The Scottish football team send Graeme Souness a good luck video ahead of his impressive challenge to swim across the English Channel to raise money to fight a devastating skin disease
- Souness won 54 caps for his country during his decorated playing career
- Chris Wood, who played under the Rangers manager, sent his best wishes
- The expert is set to complete his fundraising ‘mission’ this weekend
The Scottish football team have wished Graeme Souness luck ahead of his attempt to swim across the English Channel to raise funds and awareness for the fight against epidermolysis bullosa, or ‘butterfly skin’.
Souness played for his national team between 1974 and 1984 and also played in Scottish football, with spells at Rangers as a player and later as a manager.
The former Liverpool midfielder is set to take on the challenge this weekend in a bid to raise £1.1million for charity DEBRA’s A Life Free from Pain appeal, in tribute to his number player, 11.
The Mail Sport columnist was inspired to become a vocal EB campaigner after meeting Isla Grist, a 14-year-old who has had the condition since birth.
But many of his fans and former colleagues have been touched by his crusade to raise awareness of the disease using his extensive media platform, including the national team where he won 54 caps during his playing career.
Graeme Souness received well wishes for his fundraising in the Scottish Football Team’s Channel
Chris Wood, who played under Souness at Rangers, shared the message with his former manager
Isla Grist lives with epidermolysis bullosa, a life-threatening condition that affects the skin
Chris Wood, who played under Souness at Rangers between 1986 and 1991 and is now Scotland’s goalkeeping coach, was filmed wishing his former manager well, noting what a ‘great gesture’ the expert is about to undertake.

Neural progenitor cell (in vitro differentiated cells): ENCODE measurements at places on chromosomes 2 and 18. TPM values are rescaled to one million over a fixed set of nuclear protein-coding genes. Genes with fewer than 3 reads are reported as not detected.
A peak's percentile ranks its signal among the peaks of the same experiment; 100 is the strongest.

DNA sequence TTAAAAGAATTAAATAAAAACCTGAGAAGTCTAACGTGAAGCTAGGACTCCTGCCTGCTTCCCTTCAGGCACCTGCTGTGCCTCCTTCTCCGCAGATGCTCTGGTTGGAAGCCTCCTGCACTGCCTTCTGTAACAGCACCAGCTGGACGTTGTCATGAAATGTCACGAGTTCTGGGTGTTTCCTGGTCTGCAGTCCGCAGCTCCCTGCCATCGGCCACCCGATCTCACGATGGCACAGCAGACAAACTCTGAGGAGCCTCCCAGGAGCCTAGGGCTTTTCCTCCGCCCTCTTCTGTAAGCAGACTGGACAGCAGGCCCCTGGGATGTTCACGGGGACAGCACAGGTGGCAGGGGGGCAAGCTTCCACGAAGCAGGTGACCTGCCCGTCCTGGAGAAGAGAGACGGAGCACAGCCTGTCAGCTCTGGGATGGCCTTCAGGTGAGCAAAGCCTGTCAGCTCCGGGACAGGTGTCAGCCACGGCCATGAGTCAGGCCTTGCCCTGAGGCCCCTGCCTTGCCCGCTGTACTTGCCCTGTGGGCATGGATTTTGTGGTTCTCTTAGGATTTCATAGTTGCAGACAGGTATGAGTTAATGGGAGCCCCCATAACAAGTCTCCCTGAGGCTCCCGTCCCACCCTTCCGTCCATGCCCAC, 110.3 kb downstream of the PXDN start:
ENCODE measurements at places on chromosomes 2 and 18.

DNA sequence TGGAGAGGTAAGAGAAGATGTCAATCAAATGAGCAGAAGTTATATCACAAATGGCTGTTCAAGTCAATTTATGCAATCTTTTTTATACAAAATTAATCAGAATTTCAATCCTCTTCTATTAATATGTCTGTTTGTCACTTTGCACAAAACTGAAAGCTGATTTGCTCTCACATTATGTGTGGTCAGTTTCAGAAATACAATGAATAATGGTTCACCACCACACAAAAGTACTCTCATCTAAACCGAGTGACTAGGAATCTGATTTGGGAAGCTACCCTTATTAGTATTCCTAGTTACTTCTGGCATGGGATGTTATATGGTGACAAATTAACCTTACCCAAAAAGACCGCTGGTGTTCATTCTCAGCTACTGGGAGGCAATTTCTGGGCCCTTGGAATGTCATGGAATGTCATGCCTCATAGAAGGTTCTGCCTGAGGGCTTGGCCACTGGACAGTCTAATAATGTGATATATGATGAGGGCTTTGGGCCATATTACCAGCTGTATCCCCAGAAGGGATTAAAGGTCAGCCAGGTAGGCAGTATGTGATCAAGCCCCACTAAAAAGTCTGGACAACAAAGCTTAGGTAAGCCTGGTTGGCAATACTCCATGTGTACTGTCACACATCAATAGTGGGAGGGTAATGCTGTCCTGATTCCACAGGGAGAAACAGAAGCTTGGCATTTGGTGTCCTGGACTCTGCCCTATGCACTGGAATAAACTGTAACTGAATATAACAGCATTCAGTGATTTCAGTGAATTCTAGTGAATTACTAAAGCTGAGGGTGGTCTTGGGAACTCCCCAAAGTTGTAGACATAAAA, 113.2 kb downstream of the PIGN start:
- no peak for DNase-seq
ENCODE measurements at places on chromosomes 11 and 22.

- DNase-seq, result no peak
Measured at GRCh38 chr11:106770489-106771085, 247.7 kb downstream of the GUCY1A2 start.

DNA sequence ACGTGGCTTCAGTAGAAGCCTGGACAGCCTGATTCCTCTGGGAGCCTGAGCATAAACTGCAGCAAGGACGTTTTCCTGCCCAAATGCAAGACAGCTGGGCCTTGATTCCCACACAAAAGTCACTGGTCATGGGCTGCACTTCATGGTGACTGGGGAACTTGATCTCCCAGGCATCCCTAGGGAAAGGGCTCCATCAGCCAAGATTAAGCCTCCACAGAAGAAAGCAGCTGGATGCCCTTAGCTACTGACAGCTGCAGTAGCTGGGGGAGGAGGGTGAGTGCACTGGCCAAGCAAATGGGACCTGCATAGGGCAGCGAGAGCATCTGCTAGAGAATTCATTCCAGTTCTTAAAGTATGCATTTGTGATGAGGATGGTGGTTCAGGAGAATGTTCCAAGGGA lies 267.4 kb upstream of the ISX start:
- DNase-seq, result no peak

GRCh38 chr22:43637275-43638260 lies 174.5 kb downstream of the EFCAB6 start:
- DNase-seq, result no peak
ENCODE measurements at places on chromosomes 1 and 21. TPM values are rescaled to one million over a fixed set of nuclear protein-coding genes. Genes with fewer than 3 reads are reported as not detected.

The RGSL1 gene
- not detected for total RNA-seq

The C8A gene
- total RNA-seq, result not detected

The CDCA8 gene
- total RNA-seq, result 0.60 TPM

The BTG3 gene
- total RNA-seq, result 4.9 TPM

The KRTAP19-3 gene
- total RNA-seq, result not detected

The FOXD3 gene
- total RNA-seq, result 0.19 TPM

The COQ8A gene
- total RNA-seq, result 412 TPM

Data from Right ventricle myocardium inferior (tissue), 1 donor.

“On behalf of everyone here at the Scotland national team, I just wanted to wish you well with your charity swim across the English Channel,” Wood said.
“It’s a great gesture for a charity that I know means a lot to you, and I’m sure you’ll make a lot of money and spread the word about it. All the best, I hope you do it well.
The 70-year-old will swim across the English Channel with a team of six, including Isla’s father Andy, in a move that’s seen as more of a “mission” than anything.
“I had two to three months where I thought maybe I had bitten off more than I could chew,” he told Mail Sport, “but around month three or something , I began to understand.”
“I now want to do it as soon as possible. I don’t see it as a challenge, it’s our mission.
“I’ve been asked questions before, you know, about the big football games. Those were the glory days. It’s not about that. It’s about getting the job done.
There are many different types of EB, which tear or blister the skin at the slightest touch, but Isla has one of the worst and has had 65 surgeries to date.
Isla’s father, Andy Grist (left), takes on the challenge alongside Souness and four ex-marines
Souness is in incredible shape at 70 and relishes the challenge ahead of him
The condition has left her in constant pain and permanently bandaged to protect her skin, with blisters inside and outside her body, making it difficult even to walk.
The former Galatasaray manager had never heard of EB before meeting Isla, but it had a profound effect on Souness, and he is now vice-chairman of DEBRA.
Souness has been training in the freezing waters of Dorset for his swimming for the past nine months and has helped raise the profile of fundraising by appearing on programs such as BBC Breakfast.
Before taking to the waters this weekend as Souness raised over £969,886.